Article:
I was Artist in Residence at the William Creek Hotel in the remote north of South Australia when it rained.
A storm came and the land was flooded, extending my stay and bringing dramatic changes to the land around Lake Eyre.
To experience lightning flashing across a limitless horizon and then the long pause before the sound of rolling thunder was unforgettable. And then all of a sudden the rains came and the water was there – it completely takes over the land and changes it instantly.
One of the astonishing things about the water is that it’s so unexpected and incongruous. When it appears it’s quite mystical – as though we’re seeing something that it’s not our place to see.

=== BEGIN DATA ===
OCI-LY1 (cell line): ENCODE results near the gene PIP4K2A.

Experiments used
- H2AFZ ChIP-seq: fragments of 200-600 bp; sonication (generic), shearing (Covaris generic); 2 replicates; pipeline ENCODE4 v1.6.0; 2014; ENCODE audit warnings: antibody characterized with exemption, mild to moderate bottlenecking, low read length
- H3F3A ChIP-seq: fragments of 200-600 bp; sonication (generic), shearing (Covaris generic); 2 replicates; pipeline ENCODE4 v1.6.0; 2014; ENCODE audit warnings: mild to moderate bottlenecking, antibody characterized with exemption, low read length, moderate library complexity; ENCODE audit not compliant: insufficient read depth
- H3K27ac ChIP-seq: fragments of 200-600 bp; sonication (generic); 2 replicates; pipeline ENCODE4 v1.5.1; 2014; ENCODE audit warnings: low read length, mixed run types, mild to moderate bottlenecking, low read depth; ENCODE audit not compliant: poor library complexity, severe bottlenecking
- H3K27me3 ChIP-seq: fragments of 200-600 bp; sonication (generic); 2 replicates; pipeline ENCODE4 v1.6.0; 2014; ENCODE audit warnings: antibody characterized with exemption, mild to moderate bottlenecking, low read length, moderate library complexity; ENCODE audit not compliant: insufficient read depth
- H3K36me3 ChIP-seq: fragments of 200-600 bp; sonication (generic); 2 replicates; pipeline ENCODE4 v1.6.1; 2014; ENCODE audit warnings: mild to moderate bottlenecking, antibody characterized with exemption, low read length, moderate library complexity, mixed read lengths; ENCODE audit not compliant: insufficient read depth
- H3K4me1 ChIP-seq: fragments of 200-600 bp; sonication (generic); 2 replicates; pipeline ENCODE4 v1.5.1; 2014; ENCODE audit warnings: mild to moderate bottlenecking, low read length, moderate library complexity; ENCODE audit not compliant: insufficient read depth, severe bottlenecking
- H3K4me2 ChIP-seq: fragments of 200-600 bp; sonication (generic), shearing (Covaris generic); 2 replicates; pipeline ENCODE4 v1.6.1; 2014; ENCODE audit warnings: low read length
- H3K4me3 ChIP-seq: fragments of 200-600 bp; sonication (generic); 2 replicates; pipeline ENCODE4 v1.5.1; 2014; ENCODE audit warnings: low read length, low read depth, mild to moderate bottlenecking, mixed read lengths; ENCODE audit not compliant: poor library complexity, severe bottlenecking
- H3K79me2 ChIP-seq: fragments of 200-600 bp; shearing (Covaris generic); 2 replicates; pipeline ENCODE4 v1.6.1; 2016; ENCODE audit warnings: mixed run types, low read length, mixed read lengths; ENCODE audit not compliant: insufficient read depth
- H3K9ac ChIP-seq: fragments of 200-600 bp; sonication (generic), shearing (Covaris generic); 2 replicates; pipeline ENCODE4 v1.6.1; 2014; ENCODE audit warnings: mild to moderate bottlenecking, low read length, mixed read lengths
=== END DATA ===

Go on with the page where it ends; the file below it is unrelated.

These works are painted on flat sheets of galvanised steel using a technique I developed for the exhibition.
They’re abstracts – painted from an aerial perspective a bit like maps. I’ve been developing this technique of spraying and spattering the paint for the last fifteen years and it progresses to suit the subject of each new series of works.
Getting home after the rain was fun – luckily a band of travellers took me under their wing, gave me a CB radio and took me out in their convoy. When we made out to the dry bit I put on impromptu show for them with the canvas works I did up there.